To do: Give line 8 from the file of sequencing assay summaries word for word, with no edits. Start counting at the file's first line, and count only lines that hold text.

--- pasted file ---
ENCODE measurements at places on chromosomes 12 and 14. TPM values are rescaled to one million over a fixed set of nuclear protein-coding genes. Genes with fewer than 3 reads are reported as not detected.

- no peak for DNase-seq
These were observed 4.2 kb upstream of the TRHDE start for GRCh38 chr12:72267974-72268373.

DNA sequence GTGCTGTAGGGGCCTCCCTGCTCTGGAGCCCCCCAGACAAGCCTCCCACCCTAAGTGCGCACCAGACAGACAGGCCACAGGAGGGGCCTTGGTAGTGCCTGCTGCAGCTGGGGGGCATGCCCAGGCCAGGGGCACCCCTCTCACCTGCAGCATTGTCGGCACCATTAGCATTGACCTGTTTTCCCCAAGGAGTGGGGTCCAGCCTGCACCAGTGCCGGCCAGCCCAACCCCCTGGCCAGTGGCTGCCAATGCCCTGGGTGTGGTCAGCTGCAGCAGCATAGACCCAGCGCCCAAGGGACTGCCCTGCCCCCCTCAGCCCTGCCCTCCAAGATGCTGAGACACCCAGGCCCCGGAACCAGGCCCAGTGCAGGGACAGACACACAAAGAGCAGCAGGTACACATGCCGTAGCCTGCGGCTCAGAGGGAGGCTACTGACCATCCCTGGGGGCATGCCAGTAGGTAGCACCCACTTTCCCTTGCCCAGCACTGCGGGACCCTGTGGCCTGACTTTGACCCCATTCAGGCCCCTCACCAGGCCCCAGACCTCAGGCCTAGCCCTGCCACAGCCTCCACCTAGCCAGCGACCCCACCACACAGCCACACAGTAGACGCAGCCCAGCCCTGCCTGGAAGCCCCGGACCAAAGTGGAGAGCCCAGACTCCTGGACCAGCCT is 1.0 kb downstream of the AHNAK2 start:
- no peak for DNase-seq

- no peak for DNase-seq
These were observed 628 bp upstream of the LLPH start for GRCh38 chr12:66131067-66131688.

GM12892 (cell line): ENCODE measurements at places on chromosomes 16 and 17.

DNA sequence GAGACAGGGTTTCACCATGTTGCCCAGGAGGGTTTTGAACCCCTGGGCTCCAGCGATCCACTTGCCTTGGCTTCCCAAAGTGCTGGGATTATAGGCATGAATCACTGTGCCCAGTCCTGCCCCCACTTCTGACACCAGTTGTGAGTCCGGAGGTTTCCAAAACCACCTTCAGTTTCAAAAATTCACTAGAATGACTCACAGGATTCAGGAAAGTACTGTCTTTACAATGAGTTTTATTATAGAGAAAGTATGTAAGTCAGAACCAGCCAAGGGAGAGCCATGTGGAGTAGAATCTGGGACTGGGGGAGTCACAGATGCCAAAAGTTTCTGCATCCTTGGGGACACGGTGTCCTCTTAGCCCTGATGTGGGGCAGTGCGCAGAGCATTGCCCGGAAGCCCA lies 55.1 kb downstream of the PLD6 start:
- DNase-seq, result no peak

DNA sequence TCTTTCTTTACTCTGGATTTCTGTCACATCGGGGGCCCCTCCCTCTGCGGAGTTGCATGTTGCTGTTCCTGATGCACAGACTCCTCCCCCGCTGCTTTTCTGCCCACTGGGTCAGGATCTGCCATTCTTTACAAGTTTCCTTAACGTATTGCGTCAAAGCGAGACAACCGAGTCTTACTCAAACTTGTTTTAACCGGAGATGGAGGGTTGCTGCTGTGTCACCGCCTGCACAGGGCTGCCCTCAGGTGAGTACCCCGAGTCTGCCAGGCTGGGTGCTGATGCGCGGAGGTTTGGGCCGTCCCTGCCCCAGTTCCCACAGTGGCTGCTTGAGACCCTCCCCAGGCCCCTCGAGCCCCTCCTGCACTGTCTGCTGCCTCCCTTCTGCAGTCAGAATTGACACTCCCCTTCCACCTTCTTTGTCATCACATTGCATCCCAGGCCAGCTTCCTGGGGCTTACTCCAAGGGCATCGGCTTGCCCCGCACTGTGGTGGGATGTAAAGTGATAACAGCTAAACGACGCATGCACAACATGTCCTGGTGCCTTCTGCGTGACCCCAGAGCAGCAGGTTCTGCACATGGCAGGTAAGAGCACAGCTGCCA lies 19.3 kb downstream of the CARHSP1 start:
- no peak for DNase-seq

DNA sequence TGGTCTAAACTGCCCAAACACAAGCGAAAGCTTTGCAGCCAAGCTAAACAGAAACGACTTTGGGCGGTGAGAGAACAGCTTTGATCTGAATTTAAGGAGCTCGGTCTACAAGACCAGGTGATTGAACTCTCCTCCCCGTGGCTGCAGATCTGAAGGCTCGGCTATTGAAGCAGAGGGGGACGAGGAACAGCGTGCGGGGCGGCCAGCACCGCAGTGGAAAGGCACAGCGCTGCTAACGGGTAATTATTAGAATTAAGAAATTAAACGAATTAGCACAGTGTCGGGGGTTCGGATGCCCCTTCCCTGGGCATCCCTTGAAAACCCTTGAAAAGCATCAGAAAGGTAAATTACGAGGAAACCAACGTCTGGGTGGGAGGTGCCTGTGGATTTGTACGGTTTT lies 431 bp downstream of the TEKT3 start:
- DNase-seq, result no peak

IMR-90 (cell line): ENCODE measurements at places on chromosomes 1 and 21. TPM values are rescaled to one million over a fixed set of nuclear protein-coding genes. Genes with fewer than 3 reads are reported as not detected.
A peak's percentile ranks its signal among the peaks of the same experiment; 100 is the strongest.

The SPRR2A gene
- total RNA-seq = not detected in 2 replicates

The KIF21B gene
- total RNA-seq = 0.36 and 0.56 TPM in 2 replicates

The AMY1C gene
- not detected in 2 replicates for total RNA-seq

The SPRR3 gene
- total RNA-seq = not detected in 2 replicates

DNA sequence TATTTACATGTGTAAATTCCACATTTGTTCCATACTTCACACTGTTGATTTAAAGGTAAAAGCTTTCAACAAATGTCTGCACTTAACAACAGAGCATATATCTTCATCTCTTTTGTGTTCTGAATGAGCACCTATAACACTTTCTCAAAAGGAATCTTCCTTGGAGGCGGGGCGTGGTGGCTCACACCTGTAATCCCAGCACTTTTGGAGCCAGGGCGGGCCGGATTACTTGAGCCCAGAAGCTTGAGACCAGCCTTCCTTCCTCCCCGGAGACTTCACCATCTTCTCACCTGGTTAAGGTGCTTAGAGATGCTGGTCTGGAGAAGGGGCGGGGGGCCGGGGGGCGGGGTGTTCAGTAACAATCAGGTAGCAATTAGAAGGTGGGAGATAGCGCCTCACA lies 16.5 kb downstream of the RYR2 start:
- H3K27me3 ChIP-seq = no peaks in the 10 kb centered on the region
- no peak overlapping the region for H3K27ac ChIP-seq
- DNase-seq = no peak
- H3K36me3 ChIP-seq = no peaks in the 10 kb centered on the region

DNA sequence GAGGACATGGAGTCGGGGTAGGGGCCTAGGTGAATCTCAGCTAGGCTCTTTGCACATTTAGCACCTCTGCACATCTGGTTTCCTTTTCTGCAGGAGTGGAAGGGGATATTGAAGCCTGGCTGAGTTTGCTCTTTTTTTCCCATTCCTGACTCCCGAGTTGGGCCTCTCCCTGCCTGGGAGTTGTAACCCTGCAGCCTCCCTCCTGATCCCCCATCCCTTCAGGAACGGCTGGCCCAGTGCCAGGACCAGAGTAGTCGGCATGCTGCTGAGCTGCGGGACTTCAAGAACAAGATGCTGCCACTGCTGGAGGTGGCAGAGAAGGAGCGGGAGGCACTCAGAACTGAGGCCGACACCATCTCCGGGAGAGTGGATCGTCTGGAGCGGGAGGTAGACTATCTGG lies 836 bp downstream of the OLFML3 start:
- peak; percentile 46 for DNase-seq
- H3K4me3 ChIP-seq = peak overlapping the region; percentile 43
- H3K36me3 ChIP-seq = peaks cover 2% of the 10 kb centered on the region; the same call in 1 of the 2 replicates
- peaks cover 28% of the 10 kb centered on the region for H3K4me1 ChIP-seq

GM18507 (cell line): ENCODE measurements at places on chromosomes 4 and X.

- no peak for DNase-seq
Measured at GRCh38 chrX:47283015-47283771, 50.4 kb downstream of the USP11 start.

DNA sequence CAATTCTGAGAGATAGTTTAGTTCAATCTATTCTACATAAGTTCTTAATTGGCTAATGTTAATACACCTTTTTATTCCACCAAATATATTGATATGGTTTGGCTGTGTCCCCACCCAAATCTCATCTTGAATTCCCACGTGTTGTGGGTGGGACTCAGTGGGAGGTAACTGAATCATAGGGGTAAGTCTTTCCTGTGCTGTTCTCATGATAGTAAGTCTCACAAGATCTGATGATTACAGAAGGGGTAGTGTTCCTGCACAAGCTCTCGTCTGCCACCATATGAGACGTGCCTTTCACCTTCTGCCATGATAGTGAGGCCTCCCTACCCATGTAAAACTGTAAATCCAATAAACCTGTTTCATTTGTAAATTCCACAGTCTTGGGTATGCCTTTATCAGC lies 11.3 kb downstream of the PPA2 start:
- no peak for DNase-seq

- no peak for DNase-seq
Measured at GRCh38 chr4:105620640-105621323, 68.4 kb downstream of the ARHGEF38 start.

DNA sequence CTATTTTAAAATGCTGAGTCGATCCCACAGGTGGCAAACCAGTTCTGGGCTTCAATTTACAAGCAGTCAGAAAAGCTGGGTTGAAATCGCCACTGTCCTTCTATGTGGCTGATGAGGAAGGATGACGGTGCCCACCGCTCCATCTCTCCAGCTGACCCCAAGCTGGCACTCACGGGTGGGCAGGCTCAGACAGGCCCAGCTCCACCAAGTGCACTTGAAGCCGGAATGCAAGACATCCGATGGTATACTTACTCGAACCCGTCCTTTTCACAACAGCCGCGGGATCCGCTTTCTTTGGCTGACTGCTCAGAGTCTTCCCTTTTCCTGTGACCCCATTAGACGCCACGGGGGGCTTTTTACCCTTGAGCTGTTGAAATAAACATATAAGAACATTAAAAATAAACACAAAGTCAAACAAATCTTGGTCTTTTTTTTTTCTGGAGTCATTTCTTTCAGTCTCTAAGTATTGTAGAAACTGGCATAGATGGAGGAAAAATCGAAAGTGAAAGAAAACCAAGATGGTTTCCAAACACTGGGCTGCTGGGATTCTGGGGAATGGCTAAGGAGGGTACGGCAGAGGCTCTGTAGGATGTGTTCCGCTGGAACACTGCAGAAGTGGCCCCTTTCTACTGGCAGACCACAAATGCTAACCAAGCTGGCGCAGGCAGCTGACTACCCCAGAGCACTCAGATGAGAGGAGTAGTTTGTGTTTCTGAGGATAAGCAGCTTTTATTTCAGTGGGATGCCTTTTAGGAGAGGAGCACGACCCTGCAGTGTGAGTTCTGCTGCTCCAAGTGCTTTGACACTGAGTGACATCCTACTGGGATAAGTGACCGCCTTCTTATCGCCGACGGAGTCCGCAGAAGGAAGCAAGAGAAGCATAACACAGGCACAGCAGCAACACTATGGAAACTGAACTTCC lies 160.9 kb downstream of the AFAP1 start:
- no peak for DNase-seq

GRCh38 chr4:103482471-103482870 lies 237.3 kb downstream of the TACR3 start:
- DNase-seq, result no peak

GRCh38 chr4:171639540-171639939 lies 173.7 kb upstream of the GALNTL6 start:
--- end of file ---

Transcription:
GM12892 (cell line): ENCODE measurements at places on chromosomes 16 and 17.